Before the employee leaves the meeting, spend a few moments summarizing the key discussion points. This will help remind employees of any action items and reinforce any acknowledgment or coaching tips provided. Ask the employee if anything was missed and remind them of when the next meeting will be.

After the Meeting: Document

This small step is significant and often skipped over, but it can make a big difference. Take 2-5 minutes after each meeting to record key discussion points, action items or feedback. This will help kick-start the next meeting and serve as a useful log when managers need to review performance trends. Keep these notes in a centralized location. A performance feedback and journaling tool like emPerform tag can serve this purpose nicely.

We polled our clients and found that managers who made 1-2 notes about each employee per month shaved 50% of the time off of entering year-end comments during the annual review. That is because they aren’t sitting trying to remember key milestones or trends in behavior).

How Did You Do?

Take a few moments after each meeting to evaluate how you did. Even the best managers should strive to improve their communication and meeting skills.

  • Did you talk too much/not enough?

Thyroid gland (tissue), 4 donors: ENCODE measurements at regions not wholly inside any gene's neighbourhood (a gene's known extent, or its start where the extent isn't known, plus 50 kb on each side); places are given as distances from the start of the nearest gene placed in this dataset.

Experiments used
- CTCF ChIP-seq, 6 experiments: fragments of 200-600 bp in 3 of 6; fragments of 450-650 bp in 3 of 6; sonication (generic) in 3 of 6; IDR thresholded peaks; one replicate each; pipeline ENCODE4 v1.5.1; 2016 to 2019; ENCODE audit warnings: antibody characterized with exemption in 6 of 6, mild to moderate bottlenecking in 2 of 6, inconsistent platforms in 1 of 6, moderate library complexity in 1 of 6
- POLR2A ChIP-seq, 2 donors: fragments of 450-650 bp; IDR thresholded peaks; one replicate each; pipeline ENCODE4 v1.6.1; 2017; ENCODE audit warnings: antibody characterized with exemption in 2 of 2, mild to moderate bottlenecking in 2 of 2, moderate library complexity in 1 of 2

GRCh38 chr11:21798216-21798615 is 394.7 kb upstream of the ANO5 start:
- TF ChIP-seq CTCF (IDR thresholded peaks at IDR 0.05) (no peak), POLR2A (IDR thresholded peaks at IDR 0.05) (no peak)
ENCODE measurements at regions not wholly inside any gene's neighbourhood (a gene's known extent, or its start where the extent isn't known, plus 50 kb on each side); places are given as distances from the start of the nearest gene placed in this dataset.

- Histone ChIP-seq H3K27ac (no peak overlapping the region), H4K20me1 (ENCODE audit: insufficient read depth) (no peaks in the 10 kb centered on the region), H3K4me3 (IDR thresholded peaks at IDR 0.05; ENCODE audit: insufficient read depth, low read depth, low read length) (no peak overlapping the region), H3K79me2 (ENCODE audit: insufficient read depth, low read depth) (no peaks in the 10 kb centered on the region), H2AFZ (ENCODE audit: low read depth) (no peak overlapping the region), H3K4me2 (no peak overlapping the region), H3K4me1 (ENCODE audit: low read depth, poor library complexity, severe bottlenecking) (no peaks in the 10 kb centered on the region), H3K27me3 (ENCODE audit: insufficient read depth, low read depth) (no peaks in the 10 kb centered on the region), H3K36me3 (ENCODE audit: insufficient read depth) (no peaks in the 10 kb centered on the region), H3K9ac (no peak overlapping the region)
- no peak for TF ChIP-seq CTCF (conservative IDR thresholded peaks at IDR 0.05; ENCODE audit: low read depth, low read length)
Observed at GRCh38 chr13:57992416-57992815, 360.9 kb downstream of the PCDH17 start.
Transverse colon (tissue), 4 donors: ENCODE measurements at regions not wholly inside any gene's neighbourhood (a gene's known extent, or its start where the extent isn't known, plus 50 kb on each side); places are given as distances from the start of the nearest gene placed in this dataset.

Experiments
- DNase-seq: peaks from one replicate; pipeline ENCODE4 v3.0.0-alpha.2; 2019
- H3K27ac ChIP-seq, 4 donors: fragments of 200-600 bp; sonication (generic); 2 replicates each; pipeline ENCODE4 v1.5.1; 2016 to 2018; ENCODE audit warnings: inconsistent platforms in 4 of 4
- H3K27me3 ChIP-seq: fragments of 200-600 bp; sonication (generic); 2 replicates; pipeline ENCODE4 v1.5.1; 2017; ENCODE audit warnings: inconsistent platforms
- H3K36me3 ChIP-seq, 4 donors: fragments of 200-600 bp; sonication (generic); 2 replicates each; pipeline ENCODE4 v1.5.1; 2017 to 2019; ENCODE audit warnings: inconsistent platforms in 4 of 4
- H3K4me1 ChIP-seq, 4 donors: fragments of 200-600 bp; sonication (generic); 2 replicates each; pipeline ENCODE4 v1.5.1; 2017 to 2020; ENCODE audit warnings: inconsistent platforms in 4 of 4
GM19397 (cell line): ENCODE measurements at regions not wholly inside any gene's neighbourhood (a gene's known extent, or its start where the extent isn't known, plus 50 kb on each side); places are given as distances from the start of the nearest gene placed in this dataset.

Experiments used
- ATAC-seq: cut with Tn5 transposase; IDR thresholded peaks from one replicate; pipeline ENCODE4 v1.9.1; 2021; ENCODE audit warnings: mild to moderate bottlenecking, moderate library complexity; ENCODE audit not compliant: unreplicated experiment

• Did you actively listen?
  • Did you ask questions?
  • Did you acknowledge the employee’s feelings?
  • Did you paraphrase essential items to confirm understanding?
  • Did you provide practical coaching tips?
  • Were you distracted in the meeting?
  • Do you feel the meeting was valuable?
  • Did you discuss all the critical points?
  • What could you do to improve the next meeting?

Overall, frequent check-ins with employees are a must to ensure clarity, provide coaching, and offer the support needed for an employee to succeed. Although finding time in the day can be a challenge for many managers, check-ins are time well spent and will pay off in the long run for the manager, the employee, the team, and the company.

For additional resources on providing feedback:

Performance Goals, Projects, and Check-ins

All in One Place.

Looking to help managers and employees document and monitor performance goals, projects, and check-in discussion points? Check out emPerform for ongoing goal management, feedback, and performance logs.Tag on-going feedback after employee check-ins

Ready to make a change?

Contact us to see how we can help you transform performance management to better align, develop, engage & retain a world-class workforce.

Sources: County of San Mateo Human Resources Department: How to Conduct One-on-One Meetings https://hr.smcgov.org/how-conduct-one-one-meetings-guide-supervisors

You’re an experienced manager with ten direct reports. Two are talented stars, four are doing well enough, and three could use a nudge in the right direction but are generally on track. Unfortunately, the last one on your list is not doing quite so well. He’s young and ambitious, and he cares about the job, but he’s struggling. And he isn’t just struggling across one or two of your performance metrics, but all of them.